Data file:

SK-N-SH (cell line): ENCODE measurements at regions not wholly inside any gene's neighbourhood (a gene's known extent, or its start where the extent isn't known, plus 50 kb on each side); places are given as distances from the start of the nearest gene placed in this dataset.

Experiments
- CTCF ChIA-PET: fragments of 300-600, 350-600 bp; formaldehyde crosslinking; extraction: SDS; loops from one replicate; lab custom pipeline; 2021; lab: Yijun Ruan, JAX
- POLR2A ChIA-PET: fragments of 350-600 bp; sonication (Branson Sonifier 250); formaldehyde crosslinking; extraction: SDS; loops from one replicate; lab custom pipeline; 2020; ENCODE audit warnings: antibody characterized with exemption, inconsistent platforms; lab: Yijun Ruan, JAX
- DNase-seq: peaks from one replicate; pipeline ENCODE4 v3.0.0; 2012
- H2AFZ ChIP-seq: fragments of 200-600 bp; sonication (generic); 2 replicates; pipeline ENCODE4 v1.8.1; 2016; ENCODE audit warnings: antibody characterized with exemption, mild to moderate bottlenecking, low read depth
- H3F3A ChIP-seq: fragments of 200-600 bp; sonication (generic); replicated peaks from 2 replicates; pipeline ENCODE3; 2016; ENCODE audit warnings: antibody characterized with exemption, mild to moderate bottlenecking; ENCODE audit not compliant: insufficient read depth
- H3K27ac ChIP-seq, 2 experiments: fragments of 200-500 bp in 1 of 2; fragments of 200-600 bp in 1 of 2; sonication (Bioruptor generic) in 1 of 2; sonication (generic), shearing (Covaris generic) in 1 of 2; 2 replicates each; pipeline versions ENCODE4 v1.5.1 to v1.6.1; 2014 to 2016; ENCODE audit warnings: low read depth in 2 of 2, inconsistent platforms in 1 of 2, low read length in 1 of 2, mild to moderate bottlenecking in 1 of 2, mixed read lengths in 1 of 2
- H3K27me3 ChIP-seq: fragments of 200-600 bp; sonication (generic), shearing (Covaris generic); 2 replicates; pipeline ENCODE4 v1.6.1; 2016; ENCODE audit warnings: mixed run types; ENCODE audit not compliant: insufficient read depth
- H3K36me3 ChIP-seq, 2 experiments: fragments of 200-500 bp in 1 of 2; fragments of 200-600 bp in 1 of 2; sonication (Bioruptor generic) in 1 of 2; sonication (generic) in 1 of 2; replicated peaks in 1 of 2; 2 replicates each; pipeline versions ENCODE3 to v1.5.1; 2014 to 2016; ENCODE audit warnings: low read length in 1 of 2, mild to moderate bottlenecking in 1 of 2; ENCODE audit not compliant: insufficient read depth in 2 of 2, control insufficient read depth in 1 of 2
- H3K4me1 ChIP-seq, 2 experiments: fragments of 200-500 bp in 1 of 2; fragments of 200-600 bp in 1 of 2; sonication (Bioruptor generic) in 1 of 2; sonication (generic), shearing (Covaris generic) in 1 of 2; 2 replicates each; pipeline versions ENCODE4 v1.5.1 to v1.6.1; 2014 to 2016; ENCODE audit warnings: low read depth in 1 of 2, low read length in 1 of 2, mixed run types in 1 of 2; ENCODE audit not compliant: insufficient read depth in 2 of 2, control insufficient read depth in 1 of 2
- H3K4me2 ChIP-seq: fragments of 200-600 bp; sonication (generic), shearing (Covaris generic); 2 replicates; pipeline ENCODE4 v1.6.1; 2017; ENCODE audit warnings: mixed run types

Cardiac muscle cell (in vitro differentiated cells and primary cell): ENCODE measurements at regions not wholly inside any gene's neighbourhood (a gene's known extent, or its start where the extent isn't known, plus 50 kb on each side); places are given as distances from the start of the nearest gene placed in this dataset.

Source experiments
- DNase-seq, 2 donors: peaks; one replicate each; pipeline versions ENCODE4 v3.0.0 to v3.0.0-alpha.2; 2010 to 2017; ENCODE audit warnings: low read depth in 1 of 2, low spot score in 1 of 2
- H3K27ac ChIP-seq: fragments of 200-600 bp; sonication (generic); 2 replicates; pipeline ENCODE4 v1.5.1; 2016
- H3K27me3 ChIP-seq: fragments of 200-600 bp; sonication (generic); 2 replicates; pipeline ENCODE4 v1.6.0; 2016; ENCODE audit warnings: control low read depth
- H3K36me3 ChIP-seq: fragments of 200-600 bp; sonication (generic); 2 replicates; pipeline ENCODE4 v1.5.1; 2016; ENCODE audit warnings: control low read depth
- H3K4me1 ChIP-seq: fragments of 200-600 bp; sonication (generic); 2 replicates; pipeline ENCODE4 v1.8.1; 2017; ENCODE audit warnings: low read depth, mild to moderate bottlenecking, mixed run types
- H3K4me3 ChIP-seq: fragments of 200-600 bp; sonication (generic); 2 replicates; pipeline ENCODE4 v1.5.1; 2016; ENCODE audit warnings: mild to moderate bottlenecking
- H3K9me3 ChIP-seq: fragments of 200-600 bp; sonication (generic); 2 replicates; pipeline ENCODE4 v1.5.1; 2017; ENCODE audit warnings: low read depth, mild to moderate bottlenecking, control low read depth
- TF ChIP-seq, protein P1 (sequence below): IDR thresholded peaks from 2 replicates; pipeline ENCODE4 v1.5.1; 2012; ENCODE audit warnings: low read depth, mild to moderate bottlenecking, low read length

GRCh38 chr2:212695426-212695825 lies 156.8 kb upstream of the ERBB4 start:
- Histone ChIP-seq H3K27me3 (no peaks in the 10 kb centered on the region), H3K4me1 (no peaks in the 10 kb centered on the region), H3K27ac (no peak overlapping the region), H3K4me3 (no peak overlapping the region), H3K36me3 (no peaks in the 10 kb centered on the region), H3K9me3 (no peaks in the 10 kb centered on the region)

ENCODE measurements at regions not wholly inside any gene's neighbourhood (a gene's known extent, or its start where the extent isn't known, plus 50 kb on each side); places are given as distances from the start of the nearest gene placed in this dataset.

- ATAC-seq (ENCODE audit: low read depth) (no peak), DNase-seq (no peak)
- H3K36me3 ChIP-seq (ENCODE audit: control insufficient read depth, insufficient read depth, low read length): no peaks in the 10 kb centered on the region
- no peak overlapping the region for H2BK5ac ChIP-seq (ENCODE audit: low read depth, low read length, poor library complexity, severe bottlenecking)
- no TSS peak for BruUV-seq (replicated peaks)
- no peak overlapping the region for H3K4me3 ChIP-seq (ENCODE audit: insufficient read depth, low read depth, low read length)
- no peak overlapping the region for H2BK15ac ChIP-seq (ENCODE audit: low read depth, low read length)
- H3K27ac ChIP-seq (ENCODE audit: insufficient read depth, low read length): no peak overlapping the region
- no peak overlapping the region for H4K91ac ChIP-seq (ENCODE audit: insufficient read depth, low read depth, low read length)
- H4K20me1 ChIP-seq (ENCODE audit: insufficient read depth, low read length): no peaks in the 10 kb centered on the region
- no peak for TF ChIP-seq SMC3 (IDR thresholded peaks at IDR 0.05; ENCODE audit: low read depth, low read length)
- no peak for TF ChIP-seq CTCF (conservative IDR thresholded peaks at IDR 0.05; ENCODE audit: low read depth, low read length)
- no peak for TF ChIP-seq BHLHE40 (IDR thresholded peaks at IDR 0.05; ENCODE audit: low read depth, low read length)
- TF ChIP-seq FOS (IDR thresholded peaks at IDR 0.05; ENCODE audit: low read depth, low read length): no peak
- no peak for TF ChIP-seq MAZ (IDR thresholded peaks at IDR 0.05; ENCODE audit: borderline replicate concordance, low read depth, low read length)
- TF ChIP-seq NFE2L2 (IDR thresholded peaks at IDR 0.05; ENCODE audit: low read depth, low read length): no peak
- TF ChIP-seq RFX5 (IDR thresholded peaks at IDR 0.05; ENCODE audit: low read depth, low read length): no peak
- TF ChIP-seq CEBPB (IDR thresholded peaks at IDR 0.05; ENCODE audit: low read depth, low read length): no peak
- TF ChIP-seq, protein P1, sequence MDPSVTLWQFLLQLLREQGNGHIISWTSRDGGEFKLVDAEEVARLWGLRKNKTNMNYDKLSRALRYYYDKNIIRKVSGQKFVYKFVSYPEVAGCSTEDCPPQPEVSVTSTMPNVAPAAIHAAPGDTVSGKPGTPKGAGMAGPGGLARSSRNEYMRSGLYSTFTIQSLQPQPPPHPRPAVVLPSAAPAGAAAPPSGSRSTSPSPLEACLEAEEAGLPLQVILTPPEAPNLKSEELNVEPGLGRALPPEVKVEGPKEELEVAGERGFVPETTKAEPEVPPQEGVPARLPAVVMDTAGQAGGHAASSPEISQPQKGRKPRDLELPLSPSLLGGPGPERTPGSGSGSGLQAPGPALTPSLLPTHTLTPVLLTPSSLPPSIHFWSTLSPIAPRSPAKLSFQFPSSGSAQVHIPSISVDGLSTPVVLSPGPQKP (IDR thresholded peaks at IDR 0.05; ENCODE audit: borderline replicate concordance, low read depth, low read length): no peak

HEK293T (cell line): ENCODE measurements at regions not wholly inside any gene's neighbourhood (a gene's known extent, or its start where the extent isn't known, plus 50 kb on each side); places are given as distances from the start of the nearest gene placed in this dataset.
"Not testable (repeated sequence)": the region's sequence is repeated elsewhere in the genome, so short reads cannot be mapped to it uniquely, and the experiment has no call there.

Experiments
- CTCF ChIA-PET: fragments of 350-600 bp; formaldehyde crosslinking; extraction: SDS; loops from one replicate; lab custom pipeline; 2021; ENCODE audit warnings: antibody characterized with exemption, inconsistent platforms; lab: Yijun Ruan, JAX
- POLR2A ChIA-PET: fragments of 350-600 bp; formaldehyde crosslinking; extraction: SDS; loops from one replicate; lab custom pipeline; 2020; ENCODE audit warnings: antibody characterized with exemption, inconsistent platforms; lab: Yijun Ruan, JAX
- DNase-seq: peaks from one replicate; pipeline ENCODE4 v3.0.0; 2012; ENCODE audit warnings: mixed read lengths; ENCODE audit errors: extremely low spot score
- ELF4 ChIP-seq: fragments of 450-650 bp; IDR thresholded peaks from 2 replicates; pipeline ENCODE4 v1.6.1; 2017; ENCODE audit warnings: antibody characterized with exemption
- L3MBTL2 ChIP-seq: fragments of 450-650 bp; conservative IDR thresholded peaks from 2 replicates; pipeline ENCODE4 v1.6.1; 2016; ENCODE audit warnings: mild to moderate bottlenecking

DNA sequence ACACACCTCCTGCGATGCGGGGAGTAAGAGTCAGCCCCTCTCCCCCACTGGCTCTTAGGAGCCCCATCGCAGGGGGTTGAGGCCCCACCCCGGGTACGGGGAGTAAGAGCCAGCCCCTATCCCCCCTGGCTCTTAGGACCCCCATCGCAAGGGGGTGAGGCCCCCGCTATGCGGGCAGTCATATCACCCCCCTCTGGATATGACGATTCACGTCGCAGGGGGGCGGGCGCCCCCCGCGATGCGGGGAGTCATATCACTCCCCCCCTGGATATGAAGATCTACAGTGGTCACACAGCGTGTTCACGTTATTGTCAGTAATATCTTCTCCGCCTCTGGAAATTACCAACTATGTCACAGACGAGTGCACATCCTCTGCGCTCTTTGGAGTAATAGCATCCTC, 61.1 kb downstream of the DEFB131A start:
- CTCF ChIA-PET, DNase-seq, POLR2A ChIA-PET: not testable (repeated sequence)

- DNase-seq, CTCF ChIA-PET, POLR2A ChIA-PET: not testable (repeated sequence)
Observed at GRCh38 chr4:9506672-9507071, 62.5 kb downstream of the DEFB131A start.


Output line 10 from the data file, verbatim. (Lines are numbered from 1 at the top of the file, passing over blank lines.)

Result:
- H3K36me3 ChIP-seq, 2 experiments: fragments of 200-500 bp in 1 of 2; fragments of 200-600 bp in 1 of 2; sonication (Bioruptor generic) in 1 of 2; sonication (generic) in 1 of 2; replicated peaks in 1 of 2; 2 replicates each; pipeline versions ENCODE3 to v1.5.1; 2014 to 2016; ENCODE audit warnings: low read length in 1 of 2, mild to moderate bottlenecking in 1 of 2; ENCODE audit not compliant: insufficient read depth in 2 of 2, control insufficient read depth in 1 of 2